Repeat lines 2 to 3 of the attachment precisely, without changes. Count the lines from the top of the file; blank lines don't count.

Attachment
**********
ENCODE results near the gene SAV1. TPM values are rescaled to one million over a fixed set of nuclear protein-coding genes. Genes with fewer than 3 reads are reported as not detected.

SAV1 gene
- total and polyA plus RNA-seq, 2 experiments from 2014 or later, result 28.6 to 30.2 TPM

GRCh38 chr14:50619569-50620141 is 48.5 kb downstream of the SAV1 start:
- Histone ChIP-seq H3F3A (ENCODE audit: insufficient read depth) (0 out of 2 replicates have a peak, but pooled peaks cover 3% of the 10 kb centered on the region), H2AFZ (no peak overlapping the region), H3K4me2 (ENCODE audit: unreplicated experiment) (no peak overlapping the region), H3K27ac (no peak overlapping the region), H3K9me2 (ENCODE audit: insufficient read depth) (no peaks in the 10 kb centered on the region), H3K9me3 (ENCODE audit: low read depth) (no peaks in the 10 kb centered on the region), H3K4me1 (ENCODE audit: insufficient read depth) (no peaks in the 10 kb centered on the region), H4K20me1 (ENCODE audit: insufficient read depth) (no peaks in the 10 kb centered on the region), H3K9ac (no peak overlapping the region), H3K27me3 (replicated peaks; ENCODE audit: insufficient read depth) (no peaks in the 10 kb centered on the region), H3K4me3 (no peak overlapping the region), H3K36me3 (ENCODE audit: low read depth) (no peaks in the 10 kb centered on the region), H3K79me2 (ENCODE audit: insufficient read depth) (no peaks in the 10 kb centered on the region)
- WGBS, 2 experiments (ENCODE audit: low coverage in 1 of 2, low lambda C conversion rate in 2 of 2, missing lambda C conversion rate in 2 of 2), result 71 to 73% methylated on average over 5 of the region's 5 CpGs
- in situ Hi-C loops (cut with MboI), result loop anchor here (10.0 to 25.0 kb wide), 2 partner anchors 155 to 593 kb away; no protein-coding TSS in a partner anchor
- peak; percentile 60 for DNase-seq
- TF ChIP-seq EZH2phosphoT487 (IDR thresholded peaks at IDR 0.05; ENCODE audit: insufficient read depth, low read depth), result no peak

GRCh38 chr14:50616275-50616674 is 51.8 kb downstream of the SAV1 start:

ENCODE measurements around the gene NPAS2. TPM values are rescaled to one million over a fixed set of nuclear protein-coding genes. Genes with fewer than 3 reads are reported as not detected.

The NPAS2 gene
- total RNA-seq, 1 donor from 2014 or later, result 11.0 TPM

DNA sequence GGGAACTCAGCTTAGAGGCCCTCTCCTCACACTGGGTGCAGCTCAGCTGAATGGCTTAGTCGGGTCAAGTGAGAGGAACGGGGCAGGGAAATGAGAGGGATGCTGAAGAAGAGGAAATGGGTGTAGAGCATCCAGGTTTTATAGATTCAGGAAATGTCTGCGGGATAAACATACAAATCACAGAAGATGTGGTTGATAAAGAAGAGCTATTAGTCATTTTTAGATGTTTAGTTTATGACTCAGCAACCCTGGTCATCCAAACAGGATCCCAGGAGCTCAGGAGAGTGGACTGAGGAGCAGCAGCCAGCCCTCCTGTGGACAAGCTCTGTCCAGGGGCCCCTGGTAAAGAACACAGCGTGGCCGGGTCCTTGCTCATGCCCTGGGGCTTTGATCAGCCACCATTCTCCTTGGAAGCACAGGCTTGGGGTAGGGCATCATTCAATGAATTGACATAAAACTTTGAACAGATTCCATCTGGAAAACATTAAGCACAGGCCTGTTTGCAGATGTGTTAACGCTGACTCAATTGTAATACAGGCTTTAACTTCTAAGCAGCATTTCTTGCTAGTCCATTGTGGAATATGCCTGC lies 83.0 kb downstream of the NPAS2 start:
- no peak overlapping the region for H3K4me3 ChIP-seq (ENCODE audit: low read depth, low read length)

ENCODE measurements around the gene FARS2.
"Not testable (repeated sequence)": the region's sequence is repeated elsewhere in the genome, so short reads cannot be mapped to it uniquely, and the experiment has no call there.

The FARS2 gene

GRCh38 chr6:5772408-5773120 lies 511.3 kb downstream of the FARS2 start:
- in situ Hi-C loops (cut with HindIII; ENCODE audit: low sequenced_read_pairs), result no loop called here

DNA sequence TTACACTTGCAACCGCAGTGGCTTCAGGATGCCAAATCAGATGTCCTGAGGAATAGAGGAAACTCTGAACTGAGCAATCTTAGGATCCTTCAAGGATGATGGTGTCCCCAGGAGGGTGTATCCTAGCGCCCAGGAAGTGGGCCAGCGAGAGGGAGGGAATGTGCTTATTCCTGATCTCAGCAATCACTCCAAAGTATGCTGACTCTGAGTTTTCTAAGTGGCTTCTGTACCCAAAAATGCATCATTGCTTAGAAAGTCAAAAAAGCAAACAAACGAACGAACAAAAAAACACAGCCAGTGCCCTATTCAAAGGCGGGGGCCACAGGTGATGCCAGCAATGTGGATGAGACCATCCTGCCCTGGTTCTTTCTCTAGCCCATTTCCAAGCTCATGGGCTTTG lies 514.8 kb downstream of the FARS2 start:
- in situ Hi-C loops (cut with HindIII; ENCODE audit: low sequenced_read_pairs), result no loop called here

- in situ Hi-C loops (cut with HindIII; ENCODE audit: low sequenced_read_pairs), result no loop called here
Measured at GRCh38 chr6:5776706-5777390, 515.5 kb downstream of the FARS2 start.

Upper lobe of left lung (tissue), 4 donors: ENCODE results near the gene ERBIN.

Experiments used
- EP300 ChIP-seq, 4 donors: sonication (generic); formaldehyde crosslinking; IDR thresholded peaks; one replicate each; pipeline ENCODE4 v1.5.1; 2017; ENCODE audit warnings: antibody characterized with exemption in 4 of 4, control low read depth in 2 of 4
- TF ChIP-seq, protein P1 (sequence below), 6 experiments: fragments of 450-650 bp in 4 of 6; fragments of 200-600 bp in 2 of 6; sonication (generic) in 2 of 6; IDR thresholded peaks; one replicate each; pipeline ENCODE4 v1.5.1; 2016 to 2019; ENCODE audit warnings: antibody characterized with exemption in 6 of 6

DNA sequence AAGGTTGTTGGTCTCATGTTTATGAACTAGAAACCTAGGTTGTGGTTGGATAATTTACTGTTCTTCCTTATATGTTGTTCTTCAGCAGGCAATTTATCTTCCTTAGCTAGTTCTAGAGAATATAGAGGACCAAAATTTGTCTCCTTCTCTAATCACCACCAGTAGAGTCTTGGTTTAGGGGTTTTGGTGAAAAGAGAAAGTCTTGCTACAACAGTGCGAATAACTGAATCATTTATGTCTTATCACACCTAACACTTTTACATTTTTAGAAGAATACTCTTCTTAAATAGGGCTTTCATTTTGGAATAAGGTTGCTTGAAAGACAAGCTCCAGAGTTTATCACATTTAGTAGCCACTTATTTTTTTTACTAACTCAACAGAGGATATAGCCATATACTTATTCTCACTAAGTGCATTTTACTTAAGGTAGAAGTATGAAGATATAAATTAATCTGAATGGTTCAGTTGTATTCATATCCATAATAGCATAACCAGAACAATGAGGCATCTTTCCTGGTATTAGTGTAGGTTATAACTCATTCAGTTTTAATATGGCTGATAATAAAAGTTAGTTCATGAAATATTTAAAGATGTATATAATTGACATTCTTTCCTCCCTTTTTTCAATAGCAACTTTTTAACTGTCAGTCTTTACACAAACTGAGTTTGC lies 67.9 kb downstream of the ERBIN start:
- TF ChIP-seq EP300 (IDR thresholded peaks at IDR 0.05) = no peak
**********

SAV1 gene
- total and polyA plus RNA-seq, 2 experiments from 2014 or later, result 28.6 to 30.2 TPM